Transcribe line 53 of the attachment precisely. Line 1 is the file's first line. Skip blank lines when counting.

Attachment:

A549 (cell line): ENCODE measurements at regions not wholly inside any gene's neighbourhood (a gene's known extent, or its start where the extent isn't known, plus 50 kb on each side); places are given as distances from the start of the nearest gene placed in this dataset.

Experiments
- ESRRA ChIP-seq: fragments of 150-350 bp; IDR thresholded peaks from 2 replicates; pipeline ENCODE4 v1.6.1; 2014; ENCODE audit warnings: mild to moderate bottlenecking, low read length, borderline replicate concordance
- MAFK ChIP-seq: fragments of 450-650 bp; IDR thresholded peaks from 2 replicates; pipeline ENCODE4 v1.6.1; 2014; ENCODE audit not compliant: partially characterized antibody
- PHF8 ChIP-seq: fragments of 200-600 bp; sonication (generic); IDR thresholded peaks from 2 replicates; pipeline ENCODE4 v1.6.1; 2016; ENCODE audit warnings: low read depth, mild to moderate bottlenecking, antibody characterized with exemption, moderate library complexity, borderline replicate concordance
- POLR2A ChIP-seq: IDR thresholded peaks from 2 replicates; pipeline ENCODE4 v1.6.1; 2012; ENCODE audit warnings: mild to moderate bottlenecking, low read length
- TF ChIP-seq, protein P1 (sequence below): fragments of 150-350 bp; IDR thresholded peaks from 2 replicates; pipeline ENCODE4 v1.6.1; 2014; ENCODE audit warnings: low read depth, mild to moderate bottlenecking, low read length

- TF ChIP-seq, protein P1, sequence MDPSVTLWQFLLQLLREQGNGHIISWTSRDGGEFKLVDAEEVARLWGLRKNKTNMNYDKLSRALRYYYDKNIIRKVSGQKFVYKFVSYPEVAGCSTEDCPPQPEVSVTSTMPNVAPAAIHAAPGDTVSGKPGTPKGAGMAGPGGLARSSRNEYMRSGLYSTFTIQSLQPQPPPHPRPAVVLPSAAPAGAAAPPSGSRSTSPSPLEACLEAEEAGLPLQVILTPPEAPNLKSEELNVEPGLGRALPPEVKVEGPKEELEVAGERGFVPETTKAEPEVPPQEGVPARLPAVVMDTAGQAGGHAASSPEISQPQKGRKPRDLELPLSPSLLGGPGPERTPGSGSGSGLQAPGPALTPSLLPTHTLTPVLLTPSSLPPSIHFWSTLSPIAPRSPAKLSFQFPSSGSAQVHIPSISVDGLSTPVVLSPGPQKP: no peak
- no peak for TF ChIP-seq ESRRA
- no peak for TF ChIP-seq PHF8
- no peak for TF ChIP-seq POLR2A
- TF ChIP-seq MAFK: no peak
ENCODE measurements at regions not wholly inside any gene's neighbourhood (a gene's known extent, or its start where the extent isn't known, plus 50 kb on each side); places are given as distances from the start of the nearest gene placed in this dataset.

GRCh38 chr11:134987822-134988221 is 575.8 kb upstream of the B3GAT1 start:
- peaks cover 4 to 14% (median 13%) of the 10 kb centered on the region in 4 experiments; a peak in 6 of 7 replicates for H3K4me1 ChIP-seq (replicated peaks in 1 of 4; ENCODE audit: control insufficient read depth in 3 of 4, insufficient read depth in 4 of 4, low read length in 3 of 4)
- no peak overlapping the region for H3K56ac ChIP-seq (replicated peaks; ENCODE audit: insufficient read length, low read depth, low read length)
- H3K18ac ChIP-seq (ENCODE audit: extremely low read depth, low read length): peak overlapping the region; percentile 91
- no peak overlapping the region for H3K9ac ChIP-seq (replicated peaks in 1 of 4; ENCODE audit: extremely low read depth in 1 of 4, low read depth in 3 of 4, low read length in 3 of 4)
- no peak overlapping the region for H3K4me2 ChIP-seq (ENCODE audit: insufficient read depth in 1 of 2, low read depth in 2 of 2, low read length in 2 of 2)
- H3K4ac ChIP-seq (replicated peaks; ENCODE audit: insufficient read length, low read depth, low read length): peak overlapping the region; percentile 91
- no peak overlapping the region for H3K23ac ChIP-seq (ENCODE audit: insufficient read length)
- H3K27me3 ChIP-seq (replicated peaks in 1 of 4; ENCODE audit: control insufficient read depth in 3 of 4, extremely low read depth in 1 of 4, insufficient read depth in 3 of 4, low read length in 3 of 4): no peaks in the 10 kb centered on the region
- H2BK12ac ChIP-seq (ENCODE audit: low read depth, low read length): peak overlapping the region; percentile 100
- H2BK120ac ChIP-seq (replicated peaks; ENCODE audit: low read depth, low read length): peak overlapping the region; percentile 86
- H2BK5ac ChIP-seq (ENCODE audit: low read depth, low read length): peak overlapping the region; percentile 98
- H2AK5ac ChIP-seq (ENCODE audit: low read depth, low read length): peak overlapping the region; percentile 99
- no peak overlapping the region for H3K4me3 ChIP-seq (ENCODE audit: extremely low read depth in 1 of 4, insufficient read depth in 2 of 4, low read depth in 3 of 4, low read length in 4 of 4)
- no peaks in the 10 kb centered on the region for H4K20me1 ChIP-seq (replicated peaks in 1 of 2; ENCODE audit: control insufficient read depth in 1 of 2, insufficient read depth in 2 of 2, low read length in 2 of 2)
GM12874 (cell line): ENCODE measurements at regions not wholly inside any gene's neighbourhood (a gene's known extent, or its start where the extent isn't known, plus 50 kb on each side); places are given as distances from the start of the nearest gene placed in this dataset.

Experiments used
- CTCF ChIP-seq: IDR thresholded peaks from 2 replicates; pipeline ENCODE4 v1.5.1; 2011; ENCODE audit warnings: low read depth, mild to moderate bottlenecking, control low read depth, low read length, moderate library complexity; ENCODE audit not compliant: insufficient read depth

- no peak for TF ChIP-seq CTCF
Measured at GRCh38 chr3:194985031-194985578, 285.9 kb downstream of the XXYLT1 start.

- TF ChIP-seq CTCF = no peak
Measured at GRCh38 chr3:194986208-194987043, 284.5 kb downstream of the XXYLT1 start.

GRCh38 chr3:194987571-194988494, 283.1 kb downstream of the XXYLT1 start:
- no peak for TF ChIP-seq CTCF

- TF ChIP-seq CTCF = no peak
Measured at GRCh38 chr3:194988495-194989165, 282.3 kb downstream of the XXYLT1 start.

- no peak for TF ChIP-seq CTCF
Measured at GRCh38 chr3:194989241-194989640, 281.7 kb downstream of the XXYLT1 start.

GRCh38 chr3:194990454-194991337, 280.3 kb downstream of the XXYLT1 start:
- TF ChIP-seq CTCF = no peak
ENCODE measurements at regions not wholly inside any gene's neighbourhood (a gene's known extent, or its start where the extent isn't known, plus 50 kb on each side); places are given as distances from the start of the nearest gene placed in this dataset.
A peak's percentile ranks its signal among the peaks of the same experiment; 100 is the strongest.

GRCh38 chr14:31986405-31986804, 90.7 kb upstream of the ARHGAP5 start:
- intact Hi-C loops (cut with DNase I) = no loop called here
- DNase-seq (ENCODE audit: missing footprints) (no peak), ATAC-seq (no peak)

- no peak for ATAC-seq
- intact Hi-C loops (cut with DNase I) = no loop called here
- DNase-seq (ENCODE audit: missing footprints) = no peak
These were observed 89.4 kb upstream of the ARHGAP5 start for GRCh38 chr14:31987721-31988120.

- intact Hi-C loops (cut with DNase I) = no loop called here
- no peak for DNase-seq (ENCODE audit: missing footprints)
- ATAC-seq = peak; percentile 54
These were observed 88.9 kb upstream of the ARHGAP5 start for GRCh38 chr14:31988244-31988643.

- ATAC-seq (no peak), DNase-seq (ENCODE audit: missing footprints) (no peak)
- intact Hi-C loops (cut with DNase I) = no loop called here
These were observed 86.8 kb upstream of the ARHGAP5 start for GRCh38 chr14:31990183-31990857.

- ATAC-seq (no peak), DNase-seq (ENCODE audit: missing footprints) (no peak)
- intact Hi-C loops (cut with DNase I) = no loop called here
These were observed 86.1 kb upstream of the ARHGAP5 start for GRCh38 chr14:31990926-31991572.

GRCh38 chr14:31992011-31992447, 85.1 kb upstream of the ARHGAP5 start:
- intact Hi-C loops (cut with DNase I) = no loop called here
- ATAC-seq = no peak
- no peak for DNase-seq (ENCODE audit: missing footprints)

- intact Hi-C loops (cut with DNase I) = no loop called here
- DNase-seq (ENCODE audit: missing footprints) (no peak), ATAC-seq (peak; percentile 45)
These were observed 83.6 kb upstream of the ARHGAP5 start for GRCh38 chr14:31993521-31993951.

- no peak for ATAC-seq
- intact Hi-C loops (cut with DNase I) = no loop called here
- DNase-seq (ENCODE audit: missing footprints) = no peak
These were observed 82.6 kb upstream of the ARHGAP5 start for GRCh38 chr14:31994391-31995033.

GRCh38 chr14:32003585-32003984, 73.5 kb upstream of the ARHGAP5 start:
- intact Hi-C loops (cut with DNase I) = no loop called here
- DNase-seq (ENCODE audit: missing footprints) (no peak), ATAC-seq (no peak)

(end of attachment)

- intact Hi-C loops (cut with DNase I) = no loop called here